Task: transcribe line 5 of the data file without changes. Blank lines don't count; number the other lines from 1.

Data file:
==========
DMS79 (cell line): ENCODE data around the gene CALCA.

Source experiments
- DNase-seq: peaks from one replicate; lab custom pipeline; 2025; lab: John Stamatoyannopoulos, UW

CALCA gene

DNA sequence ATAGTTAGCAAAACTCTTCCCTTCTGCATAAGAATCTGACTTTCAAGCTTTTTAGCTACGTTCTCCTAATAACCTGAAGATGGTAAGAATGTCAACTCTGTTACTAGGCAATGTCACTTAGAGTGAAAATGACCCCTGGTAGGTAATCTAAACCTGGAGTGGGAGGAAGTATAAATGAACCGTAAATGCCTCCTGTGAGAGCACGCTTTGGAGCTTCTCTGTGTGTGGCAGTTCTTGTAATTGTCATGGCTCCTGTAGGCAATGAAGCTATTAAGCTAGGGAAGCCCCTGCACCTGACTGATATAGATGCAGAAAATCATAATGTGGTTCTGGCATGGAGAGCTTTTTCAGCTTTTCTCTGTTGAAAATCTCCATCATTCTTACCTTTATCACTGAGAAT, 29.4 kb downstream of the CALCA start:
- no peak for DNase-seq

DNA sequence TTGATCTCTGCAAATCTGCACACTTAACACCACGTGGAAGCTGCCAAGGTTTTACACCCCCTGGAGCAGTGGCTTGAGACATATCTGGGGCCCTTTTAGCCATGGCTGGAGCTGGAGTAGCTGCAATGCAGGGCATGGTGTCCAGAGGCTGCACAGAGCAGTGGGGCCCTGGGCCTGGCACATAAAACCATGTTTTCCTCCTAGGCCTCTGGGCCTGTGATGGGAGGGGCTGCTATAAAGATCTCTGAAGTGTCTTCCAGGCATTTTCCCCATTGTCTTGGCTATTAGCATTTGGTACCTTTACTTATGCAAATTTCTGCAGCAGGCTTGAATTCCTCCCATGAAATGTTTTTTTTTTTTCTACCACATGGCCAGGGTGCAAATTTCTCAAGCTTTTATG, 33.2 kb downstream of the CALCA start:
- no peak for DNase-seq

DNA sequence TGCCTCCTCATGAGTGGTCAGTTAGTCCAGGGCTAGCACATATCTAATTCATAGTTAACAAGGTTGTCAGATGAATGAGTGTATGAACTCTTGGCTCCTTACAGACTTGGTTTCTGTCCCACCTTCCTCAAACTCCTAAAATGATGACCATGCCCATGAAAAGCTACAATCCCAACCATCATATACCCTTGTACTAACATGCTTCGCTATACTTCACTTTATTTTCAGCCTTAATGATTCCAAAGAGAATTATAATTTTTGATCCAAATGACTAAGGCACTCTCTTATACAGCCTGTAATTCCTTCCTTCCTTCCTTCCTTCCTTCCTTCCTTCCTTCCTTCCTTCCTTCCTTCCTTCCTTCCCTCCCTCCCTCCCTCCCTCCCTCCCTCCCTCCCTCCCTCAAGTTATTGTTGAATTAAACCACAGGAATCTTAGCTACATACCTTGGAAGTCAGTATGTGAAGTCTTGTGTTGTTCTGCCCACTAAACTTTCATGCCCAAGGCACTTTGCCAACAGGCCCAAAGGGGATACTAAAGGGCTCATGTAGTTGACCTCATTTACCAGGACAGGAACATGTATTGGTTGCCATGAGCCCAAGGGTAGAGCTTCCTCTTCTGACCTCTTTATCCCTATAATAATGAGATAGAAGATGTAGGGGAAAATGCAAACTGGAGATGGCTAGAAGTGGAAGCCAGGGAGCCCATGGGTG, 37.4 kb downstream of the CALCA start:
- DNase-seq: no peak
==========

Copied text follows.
DNA sequence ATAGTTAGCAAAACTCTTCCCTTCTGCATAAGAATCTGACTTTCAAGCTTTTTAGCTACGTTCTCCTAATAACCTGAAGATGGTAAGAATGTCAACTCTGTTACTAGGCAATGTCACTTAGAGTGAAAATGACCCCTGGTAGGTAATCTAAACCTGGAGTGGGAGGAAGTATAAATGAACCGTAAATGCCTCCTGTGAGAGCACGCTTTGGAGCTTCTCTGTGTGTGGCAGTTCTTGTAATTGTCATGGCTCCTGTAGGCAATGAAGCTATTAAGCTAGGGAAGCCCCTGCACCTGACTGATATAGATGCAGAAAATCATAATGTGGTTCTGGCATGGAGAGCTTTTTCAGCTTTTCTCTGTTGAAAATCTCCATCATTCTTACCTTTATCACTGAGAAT, 29.4 kb downstream of the CALCA start: